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October 17, 2016

4 ways to fill your Halloween with literary thrills

Halloween is one of the most festive times during the fall season. Children of all ages get excited about dressing up and celebrating all things spooky. Incorporating literacy activities into Halloween festivities is a cinch because children are already excited. Halloween is the perfect holiday to engage your children in literacy-based games and crafts and draw upon children’s literature to inspire your costumes and celebrations.

Halloween-themed children’s books


There are many frighteningly entertaining Halloween children’s stories. These Halloween- and autumn-themed titles are selections that young readers will love almost as much as candy.

  • The classic story, Big Pumpkin, features many of our favorite Halloween characters and teaches the invaluable lesson of teamwork.
  • In Monster Trouble, Winifred is a strong female character who outsmarts the monsters in her neighborhood so that she can get a good night’s sleep.
  • Those of you who love the book Goodnight Moon are sure to enjoy Goodnight Goon, a terrifying twist on the original tale.  
  • The Hallo-Wiener tells the story of Oscar, a dachshund who is teased by the other dogs, but proves that sometimes the smallest among us are the bravest.
  • The Pumpkin Book is a nonfiction text about the star of harvest season.  It teaches young readers how pumpkins grow, their many uses, and why pumpkins are important to different cultures.
  • If you’re looking for a book for an upper elementary reader, The Old Willis Place is a bone-chilling ghost story that will keep readers of all ages on the edge of their seats.  

Literary snacks

Photo courtesy of Betty Crocker

After reading one of these Halloween texts you can make a snack inspired by the stories.  

A Big Pumpkin vegetable platter is easy to prepare and healthy.  After reading Monster Trouble, you and your child can decorate scary monster cupcakes that look like your favorite characters. You can also serve up the pot of goo from Goodnight Goon by mixing together a tub of Cool Whip and a pack of pistachio pudding mix into a small witch’s cauldron. This mixture makes a delightful dip for fruits while also looking just a little bit scary. You can also serve Hallo-wieners at your next holiday party, in honor of our favorite Halloween dog, Oscar.  After reading The Pumpkin Book, you will undoubtedly want to bake pumpkin seeds, pumpkin pie, or pumpkin bread to taste all of the delicious ways a pumpkin can be enjoyed. The ghost story told in the Old Willis Place can be commemorated by baking 3-D ghost cookies. These cookies can be made with packaged sugar cookie dough, jumbo marshmallows, and black and white frosting.

Halloween crafts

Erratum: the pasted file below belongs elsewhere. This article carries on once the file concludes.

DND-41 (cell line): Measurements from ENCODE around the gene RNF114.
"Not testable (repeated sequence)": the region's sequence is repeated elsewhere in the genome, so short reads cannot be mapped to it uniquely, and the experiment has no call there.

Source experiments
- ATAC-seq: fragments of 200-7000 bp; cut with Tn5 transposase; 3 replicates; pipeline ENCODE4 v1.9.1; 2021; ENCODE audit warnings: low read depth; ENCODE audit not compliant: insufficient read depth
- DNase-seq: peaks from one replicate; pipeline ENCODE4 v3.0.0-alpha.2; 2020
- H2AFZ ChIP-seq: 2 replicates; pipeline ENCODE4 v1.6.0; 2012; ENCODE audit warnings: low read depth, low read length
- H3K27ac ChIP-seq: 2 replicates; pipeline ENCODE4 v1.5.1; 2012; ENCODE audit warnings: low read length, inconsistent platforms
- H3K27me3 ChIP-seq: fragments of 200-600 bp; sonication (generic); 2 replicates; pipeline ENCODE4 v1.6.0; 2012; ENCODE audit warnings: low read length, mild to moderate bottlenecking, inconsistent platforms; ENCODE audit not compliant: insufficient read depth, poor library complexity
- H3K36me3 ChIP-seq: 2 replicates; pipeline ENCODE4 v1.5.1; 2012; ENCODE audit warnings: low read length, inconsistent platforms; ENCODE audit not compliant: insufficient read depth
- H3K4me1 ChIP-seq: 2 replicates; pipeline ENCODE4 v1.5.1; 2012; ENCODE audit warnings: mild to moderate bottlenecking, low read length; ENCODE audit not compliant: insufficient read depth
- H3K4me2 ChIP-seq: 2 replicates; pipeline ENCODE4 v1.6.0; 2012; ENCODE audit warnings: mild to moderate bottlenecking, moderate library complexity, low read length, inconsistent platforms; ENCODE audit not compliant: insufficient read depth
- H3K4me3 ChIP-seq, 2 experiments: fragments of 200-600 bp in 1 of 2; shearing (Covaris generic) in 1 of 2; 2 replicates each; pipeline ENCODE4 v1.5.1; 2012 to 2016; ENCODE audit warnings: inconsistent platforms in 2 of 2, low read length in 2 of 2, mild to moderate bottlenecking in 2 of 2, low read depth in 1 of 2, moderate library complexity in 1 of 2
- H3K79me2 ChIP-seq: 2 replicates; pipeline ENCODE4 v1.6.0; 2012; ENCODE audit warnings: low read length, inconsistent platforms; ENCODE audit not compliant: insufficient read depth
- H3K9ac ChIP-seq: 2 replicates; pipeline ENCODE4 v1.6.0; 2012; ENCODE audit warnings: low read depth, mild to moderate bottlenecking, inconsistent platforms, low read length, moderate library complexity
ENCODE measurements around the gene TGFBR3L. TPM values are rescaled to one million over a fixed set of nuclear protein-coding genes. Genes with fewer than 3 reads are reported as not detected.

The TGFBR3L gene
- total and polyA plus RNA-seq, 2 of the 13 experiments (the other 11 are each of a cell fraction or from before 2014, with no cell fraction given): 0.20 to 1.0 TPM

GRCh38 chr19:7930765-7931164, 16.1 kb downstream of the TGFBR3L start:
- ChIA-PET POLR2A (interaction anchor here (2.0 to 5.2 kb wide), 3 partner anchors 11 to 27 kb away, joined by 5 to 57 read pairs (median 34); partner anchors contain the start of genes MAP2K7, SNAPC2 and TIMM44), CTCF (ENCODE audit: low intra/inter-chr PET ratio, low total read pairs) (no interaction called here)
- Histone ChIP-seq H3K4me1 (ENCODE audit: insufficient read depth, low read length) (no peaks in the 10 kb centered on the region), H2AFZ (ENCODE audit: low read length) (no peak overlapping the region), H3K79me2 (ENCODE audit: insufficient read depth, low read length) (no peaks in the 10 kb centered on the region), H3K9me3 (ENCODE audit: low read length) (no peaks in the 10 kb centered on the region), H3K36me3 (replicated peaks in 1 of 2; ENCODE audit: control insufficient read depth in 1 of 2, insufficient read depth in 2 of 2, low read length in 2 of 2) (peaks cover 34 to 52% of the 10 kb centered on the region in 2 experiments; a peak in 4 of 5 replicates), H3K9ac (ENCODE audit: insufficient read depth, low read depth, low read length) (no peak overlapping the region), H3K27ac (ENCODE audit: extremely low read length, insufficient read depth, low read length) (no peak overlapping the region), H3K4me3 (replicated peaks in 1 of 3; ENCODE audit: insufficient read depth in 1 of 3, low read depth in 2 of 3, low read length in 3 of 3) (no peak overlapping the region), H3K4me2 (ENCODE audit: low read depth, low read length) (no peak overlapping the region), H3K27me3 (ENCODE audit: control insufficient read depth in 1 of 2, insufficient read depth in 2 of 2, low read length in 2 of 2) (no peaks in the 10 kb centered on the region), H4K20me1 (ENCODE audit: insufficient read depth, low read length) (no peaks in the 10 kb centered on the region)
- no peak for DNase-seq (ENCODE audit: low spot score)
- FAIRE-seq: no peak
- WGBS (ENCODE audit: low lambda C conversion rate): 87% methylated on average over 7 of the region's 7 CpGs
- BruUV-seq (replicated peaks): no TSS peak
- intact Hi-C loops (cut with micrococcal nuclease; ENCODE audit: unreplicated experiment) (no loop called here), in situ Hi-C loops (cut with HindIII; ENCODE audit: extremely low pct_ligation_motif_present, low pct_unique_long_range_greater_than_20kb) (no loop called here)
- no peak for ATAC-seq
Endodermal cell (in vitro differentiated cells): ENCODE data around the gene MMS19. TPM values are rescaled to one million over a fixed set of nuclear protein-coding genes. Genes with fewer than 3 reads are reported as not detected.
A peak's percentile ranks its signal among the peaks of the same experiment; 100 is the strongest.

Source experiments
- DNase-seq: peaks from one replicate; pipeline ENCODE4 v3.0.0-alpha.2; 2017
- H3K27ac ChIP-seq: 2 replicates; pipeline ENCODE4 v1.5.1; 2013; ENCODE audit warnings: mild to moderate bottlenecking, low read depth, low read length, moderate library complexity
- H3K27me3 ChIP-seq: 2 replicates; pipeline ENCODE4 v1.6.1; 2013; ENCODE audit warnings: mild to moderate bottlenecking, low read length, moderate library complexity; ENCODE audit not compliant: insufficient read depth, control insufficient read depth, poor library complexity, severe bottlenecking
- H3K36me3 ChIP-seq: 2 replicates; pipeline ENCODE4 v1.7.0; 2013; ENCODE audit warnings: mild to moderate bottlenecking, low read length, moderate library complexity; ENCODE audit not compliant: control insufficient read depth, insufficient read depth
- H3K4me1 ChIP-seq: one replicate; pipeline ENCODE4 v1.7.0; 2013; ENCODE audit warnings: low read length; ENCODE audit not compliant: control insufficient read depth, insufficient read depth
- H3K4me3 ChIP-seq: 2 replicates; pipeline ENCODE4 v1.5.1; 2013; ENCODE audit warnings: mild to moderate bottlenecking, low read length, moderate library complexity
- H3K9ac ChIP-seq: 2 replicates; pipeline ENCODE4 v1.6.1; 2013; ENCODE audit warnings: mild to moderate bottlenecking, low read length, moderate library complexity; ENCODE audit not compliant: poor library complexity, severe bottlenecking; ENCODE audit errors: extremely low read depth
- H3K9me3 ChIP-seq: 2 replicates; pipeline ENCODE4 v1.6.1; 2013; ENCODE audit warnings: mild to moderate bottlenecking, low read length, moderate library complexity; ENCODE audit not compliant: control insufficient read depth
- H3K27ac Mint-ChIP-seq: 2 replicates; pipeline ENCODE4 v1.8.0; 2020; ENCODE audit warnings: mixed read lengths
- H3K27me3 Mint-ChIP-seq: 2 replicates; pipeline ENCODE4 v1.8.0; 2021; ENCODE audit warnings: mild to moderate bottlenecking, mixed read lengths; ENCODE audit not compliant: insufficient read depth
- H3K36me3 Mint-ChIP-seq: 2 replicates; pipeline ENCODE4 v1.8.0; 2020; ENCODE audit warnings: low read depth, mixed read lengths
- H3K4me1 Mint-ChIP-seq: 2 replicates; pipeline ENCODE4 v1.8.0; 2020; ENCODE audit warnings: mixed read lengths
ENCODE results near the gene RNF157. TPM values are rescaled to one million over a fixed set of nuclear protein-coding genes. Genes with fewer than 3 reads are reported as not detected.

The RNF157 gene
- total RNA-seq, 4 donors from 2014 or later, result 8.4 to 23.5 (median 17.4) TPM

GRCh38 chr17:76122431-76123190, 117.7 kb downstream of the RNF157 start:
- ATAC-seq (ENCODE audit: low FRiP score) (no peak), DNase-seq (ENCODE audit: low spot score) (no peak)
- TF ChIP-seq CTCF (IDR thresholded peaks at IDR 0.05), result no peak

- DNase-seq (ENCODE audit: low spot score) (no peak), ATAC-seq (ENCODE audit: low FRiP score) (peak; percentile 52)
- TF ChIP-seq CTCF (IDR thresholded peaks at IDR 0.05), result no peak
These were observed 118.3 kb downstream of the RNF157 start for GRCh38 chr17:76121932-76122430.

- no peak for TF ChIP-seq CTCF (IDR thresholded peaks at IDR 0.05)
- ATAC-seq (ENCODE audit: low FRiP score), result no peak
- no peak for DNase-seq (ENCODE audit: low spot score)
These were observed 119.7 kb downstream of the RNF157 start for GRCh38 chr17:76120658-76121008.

Photo courtesy of Woman’s Day

If you enjoy crafting with your kids, Halloween is the perfect time to combine DIY decorations with early literacy skills. You can teach your child about onomatopoeia using Halloween-themed terms, such as ‘creak,’ ‘boo,’ ‘splat,’ ‘ding dong,’ ‘eeek,’ ‘cackle,’ and ‘crunch.’ Then, you can paint pumpkins that incorporate these onomatopoeia into a scene, such as a ghost saying, “Boo,” or a witch on a broomstick letting out a cackle. Another festive way to incorporate literacy into your Halloween crafting is to draw or paint your own haunted house poster and fill each window, doorway, or bat flying overhead with one of your child’s sight words or a word from the grade-level vocabulary word list. This is a great way to build in review while decorating your house for the Halloween holiday.

Another eerie literary decoration that you can make with your child is an overused adjective epitaph. Have your child read through his or her writing to identify adjectives that are overused. You can also have your child identify words that are overused in everyday conversation. Then, use a tombstone template to create a construction paper grave and write an epitaph putting your overused adjective to rest. An example might read, “Here lies nice. She lived a good life and worked harder than the other adjectives. She will be replaced by kind, amazing, thoughtful, and spectacular.”  

Halloween writing activities


There is a strong connection between being a strong reader and a strong writer. These Halloween-themed activities will bolster your child’s literacy skills, by making poetry, alliterations, and riddles part of the fun.

Poetry fosters creativity and encourages kids to play with language. Haikus, which are poems constructed from a 5-syllable line, a 7-syllable line, and another 5-syllable line, are traditionally written about nature. Take a walk outside and bring a small notebook with you.  Encourage your children to generate haikus inspired by the sights and sounds of fall.  Another beloved form of poetry is the acrostic. In this form, a thematic word is written vertically down the page; for example, you might write ‘Halloween’ or ‘Autumn’. Then a word, phrase, or sentence is written that starts with each letter of the vertical word.  

Another engaging way to play with language is to create alliterations. An alliteration contains two or more words that start with the same beginning sound. Challenge your child to come up with as many Halloween- or autumn-themed alliterations as possible in a given time frame, or to write a poem that contains a certain number of alliterations.

Lastly, riddles are an entertaining way to get your child writing and also thinking creatively. Have your child write riddles about his or her favorite candy or favorite Halloween figure, and then have someone try to answer the riddles. These quick writing activities will support vocabulary development and creativity, while celebrating the Halloween season.

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